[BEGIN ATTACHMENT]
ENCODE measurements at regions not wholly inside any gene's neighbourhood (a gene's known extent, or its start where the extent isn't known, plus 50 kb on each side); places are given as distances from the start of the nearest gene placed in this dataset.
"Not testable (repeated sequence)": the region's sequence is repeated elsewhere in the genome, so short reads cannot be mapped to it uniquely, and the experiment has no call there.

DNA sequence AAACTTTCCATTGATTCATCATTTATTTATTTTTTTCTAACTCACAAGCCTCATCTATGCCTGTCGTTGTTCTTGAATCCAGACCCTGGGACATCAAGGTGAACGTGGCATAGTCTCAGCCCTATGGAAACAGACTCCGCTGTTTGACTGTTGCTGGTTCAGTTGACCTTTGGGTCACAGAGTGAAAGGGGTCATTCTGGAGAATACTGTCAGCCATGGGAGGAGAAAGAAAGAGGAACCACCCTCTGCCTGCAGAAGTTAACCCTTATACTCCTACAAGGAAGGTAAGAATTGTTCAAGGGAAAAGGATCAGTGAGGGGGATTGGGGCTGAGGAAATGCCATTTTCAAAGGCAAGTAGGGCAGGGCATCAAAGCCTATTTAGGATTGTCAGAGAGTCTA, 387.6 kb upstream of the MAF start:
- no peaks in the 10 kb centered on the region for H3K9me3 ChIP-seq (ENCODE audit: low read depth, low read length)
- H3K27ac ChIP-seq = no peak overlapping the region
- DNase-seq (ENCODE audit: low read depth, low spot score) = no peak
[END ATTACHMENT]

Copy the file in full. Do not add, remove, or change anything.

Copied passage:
ENCODE measurements at regions not wholly inside any gene's neighbourhood (a gene's known extent, or its start where the extent isn't known, plus 50 kb on each side); places are given as distances from the start of the nearest gene placed in this dataset.
"Not testable (repeated sequence)": the region's sequence is repeated elsewhere in the genome, so short reads cannot be mapped to it uniquely, and the experiment has no call there.

DNA sequence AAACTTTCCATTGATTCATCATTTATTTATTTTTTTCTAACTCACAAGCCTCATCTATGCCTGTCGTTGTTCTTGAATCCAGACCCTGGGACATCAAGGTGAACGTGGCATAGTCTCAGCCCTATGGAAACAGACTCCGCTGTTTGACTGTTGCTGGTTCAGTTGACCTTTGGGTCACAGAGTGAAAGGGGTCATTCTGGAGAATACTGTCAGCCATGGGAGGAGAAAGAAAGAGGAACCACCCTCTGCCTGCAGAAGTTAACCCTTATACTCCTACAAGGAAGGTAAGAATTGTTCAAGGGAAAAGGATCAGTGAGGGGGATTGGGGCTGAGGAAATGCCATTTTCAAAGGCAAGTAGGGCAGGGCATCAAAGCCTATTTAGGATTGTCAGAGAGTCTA, 387.6 kb upstream of the MAF start:
- no peaks in the 10 kb centered on the region for H3K9me3 ChIP-seq (ENCODE audit: low read depth, low read length)
- H3K27ac ChIP-seq = no peak overlapping the region
- DNase-seq (ENCODE audit: low read depth, low spot score) = no peak